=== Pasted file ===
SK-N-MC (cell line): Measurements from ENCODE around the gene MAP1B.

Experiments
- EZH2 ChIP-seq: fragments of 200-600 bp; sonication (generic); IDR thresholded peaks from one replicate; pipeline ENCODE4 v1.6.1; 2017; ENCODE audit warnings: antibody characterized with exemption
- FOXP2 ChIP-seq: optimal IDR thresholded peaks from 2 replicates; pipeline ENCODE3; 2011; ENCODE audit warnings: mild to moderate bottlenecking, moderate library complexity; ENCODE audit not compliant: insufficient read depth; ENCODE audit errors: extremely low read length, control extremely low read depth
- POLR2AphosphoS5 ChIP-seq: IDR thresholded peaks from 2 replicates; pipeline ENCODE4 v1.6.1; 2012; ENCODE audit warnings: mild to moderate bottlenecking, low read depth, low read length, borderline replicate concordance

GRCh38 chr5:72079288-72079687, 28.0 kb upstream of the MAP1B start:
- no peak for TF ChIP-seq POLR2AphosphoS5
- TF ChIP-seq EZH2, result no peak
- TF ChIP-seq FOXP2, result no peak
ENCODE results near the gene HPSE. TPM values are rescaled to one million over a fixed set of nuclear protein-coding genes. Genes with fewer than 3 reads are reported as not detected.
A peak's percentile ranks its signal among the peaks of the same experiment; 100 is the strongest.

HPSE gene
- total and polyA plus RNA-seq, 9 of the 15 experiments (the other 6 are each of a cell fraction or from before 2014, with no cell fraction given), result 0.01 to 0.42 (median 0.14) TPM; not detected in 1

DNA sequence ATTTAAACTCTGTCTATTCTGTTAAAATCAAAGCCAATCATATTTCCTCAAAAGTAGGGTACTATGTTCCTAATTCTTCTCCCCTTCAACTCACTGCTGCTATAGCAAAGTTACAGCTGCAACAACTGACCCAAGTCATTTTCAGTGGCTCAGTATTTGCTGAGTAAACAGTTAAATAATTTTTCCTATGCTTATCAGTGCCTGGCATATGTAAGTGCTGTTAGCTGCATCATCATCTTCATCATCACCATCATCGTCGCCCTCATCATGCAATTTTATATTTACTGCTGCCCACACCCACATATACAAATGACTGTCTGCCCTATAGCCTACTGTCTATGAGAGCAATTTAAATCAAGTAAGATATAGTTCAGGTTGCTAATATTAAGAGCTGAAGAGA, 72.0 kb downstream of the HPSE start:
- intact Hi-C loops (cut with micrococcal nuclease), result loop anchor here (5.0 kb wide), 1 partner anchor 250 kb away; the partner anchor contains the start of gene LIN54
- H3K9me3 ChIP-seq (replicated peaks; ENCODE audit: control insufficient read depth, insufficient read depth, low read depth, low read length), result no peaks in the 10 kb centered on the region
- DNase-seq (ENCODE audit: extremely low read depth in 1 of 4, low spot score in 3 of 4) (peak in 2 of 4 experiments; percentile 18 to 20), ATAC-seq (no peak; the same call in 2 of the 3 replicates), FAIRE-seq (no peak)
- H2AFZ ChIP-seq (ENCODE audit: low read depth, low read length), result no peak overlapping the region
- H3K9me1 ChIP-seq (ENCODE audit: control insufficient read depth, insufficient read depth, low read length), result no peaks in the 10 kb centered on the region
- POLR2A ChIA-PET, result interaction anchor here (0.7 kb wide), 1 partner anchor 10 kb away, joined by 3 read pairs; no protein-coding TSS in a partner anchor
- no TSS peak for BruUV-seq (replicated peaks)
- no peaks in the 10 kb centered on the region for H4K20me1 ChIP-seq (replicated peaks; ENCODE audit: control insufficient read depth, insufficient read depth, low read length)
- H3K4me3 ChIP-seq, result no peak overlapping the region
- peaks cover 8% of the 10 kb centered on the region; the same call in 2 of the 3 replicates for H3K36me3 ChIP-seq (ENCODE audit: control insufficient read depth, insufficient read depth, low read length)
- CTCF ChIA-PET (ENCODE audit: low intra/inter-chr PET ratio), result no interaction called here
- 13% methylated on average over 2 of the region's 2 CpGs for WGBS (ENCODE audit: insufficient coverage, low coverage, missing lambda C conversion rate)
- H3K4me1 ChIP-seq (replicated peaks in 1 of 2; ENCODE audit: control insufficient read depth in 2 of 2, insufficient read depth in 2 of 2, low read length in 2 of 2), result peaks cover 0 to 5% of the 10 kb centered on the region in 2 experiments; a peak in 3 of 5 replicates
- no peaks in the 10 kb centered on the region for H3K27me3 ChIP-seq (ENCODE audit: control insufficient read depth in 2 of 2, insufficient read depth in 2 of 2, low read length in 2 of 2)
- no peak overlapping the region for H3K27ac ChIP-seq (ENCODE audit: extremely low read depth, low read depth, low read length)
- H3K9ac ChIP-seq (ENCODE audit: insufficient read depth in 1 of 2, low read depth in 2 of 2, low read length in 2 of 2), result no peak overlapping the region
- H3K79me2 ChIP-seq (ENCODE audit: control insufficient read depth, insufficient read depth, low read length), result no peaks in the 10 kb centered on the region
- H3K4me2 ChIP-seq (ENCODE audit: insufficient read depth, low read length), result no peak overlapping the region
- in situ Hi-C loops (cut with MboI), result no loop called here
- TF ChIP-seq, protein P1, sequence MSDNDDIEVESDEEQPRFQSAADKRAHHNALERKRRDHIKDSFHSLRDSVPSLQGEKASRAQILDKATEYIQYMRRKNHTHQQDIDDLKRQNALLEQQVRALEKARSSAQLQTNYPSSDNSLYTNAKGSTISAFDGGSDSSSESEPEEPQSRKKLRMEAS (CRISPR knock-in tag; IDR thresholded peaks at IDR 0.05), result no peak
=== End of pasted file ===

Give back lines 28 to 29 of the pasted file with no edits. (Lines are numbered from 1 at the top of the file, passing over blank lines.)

- no peaks in the 10 kb centered on the region for H3K27me3 ChIP-seq (ENCODE audit: control insufficient read depth in 2 of 2, insufficient read depth in 2 of 2, low read length in 2 of 2)
- no peak overlapping the region for H3K27ac ChIP-seq (ENCODE audit: extremely low read depth, low read depth, low read length)